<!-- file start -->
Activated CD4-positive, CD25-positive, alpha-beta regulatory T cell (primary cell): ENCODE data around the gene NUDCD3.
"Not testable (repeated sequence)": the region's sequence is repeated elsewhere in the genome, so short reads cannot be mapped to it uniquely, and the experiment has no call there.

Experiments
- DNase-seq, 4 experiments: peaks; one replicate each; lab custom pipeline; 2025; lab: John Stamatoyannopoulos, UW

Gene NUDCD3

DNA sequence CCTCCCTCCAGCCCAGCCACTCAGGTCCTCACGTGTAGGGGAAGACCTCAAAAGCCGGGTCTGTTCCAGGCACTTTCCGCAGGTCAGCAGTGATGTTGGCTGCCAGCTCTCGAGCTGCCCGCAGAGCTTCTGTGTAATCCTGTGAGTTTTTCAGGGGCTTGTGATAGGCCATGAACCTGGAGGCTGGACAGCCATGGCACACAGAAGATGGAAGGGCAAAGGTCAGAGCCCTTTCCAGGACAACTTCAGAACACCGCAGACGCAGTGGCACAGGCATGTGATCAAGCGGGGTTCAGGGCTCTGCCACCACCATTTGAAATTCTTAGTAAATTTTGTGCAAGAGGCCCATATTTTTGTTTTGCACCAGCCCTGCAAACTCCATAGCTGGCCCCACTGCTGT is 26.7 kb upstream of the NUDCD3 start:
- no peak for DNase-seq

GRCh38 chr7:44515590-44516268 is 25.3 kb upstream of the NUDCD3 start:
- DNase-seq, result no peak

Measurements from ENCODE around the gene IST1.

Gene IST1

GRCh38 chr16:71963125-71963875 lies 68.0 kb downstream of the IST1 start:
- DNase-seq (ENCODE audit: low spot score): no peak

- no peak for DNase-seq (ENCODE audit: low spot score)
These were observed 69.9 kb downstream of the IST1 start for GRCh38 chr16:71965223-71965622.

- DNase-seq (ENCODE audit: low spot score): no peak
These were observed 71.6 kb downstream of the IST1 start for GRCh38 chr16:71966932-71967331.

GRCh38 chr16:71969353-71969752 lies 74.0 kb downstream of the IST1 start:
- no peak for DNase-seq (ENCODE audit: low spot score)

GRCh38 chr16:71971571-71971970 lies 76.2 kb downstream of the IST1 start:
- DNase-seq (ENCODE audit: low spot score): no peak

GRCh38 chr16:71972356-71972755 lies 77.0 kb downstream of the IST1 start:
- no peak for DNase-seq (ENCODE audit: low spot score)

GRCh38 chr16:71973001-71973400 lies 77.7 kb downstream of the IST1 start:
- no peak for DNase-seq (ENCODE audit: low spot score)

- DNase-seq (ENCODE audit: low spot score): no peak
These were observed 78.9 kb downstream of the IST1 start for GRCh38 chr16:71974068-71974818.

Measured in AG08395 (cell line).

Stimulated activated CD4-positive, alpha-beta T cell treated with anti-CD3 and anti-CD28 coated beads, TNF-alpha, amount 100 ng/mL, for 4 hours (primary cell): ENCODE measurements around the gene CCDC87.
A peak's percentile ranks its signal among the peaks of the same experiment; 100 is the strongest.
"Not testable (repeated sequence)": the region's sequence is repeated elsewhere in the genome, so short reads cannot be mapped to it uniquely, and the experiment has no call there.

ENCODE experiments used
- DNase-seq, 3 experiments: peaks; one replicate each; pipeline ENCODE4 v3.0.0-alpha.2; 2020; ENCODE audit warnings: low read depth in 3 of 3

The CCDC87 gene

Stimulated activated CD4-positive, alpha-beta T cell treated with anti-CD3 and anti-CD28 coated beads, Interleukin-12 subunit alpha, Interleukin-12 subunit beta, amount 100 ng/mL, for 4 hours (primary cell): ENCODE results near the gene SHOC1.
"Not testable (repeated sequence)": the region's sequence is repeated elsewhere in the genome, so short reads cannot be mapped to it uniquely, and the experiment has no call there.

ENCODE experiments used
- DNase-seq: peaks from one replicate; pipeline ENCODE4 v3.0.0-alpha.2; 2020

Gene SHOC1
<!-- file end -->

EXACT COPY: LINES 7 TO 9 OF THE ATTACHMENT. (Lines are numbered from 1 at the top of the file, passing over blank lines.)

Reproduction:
- no peak for DNase-seq

GRCh38 chr7:44515590-44516268 is 25.3 kb upstream of the NUDCD3 start:
- DNase-seq, result no peak